ebooksNow available in paperback
Arts and Entertainment

ebooks
Latest stories from i100
Have you tried new the Independent Digital Edition apps?
SPONSORED FEATURES

ES Rentals

    Independent Dating
    and  

    By clicking 'Search' you
    are agreeing to our
    Terms of Use.

    Turkey-Kurdish conflict: Obama's deal with Ankara is a betrayal of Syrian Kurds and may not even weaken Isis

    US betrayal of old ally brings limited reward

    Since the accord, the Turks have only waged war on Kurds while no US bomber has used Incirlik airbase, says Patrick Cockburn
    VIPs gather for opening of second Suez Canal - but doubts linger over security

    'A gift from Egypt to the rest of the world'

    VIPs gather for opening of second Suez Canal - but is it really needed?
    Jeremy Corbyn dresses abysmally. That's a great thing because it's genuine

    Jeremy Corbyn dresses abysmally. That's a great thing because it's genuine

    Fashion editor, Alexander Fury, applauds a man who clearly has more important things on his mind
    The male menopause and intimations of mortality

    Aches, pains and an inkling of mortality

    So the male menopause is real, they say, but what would the Victorians, 'old' at 30, think of that, asks DJ Taylor
    Man Booker Prize 2015: Anna Smaill - How can I possibly be on the list with these writers I have idolised?

    'How can I possibly be on the list with these writers I have idolised?'

    Man Booker Prize nominee Anna Smaill on the rise of Kiwi lit
    Bettany Hughes interview: The historian on how Socrates would have solved Greece's problems

    Bettany Hughes interview

    The historian on how Socrates would have solved Greece's problems
    Art of the state: Pyongyang propaganda posters to be exhibited in China

    Art of the state

    Pyongyang propaganda posters to be exhibited in China
    Mildreds and Vanilla Black have given vegetarian food a makeover in new cookbooks

    Vegetarian food gets a makeover

    Long-time vegetarian Holly Williams tries to recreate some of the inventive recipes in Mildreds and Vanilla Black's new cookbooks
    The haunting of Shirley Jackson: Was the gothic author's life really as bleak as her fiction?

    The haunting of Shirley Jackson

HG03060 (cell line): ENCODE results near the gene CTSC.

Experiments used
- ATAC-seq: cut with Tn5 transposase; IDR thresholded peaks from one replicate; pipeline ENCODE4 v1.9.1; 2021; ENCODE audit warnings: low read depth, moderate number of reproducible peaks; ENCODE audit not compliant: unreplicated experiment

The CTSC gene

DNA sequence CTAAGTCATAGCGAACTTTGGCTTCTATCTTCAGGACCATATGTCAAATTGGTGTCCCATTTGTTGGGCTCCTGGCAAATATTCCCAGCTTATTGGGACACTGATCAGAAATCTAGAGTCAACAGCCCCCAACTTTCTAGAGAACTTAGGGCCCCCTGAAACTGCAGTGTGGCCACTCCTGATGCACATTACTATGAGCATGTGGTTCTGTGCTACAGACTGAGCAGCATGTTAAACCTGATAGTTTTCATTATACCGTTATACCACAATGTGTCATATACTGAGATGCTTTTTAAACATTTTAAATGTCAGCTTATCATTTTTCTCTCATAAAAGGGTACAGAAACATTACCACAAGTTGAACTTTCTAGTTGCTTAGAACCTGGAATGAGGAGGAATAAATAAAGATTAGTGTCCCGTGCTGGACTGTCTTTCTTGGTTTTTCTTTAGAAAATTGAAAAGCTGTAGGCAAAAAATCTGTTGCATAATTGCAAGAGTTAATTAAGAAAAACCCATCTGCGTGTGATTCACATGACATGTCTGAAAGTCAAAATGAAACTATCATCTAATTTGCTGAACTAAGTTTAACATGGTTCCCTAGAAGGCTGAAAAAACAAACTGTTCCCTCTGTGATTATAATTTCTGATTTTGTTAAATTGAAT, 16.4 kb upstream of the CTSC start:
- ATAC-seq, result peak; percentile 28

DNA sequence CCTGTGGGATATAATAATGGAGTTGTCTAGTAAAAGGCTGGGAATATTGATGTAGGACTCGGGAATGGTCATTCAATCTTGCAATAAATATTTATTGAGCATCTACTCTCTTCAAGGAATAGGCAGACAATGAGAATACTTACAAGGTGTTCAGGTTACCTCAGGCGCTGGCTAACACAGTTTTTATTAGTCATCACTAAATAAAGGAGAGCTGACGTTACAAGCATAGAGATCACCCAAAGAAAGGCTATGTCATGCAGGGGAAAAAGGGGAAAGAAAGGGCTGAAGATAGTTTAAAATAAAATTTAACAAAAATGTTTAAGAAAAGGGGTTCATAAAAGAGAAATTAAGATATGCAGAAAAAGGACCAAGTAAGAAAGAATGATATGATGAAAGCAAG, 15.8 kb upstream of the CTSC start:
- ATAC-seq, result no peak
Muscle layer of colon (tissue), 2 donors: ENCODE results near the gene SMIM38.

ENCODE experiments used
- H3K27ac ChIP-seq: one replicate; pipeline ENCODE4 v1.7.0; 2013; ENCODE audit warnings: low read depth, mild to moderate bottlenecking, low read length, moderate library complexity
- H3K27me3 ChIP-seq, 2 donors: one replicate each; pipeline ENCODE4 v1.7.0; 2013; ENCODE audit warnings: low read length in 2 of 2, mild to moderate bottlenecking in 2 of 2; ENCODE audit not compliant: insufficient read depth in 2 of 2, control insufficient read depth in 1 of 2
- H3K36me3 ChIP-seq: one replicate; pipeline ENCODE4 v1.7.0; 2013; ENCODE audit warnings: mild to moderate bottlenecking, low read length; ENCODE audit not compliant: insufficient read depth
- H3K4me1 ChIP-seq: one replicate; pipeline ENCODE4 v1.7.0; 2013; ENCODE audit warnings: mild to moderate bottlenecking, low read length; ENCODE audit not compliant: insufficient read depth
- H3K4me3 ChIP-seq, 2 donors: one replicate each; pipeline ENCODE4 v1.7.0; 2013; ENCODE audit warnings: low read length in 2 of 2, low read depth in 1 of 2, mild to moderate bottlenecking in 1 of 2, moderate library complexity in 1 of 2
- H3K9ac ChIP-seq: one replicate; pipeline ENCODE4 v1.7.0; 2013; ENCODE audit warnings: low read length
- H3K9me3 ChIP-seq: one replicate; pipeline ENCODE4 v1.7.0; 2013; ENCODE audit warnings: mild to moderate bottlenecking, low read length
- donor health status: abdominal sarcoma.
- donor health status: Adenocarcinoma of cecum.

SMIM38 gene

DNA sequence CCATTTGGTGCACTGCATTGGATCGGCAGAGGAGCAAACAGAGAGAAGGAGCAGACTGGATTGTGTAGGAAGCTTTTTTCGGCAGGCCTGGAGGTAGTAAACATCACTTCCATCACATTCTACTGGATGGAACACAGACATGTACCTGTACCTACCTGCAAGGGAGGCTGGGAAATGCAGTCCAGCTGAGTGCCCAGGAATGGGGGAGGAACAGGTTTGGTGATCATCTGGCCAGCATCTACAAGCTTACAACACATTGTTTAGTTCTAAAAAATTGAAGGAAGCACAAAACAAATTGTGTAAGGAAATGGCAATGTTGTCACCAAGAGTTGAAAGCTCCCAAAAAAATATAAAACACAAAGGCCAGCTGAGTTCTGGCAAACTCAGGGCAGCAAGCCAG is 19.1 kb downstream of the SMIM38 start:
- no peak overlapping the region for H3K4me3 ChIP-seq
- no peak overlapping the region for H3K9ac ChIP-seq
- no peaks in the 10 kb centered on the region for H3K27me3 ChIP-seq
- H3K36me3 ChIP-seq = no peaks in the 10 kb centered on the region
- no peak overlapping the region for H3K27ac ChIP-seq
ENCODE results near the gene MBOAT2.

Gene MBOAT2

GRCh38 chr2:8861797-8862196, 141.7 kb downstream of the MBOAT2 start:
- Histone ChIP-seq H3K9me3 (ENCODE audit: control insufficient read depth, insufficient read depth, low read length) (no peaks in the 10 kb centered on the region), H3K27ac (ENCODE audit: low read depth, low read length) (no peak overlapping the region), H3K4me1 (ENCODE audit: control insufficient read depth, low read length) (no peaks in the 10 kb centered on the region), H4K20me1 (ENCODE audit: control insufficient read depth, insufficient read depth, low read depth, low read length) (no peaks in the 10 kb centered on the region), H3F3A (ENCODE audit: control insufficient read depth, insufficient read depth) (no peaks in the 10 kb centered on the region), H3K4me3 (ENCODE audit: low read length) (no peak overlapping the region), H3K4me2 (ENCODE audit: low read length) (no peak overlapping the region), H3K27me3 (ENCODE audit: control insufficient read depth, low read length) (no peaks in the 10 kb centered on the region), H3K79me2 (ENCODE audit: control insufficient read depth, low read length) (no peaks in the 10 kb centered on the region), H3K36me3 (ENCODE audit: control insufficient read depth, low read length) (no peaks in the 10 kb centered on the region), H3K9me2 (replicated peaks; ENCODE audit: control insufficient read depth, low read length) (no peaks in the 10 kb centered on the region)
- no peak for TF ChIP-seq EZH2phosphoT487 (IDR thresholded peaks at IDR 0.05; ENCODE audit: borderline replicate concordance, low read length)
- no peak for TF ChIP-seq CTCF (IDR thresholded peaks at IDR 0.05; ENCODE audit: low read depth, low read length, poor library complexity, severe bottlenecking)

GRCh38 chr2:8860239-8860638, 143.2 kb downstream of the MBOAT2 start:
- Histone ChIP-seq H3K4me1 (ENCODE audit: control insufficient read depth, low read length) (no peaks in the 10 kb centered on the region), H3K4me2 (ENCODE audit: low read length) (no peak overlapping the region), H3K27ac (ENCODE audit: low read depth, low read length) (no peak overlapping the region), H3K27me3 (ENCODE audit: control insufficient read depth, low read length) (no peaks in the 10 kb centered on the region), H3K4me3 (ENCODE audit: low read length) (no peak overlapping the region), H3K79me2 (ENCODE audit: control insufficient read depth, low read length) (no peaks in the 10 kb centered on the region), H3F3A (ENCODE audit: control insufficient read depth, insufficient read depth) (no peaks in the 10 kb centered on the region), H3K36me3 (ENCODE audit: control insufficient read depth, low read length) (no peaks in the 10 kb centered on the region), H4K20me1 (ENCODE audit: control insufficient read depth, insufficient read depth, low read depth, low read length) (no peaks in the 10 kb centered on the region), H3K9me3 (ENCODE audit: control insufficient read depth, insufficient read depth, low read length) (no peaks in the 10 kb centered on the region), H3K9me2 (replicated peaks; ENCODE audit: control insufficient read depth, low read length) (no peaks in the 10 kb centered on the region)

Was the gothic author's life really as bleak as her fiction?
    Bill Granger recipes: Heading off on holiday? Try out our chef's seaside-inspired dishes...

    Bill Granger's seaside-inspired recipes

    These dishes are so easy to make, our chef is almost embarrassed to call them recipes
    Ashes 2015: Tourists are limp, leaderless and distinctly UnAustralian

    Tourists are limp, leaderless and distinctly UnAustralian

    A woefully out-of-form Michael Clarke embodies his team's fragile Ashes campaign, says Michael Calvin
    Blairites be warned, this could be the moment Labour turns into Syriza

    Andrew Grice: Inside Westminster

    Blairites be warned, this could be the moment Labour turns into Syriza
    HMS Victory: The mystery of Britain's worst naval disaster is finally solved - 271 years later

    The mystery of Britain's worst naval disaster is finally solved - 271 years later

    Exclusive: David Keys reveals the research that finally explains why HMS Victory went down with the loss of 1,100 lives
    Survivors of the Nagasaki atomic bomb attack: Japan must not abandon its post-war pacifism

    'I saw people so injured you couldn't tell if they were dead or alive'

    Nagasaki survivors on why Japan must not abandon its post-war pacifism
    Jon Stewart: The voice of Democrats who felt Obama had failed to deliver on his 'Yes We Can' slogan, and the voter he tried hardest to keep onside

    The voter Obama tried hardest to keep onside

    Outgoing The Daily Show host, Jon Stewart, became the voice of Democrats who felt the President had failed to deliver on his ‘Yes We Can’ slogan. Tim Walker charts the ups and downs of their 10-year relationship on screen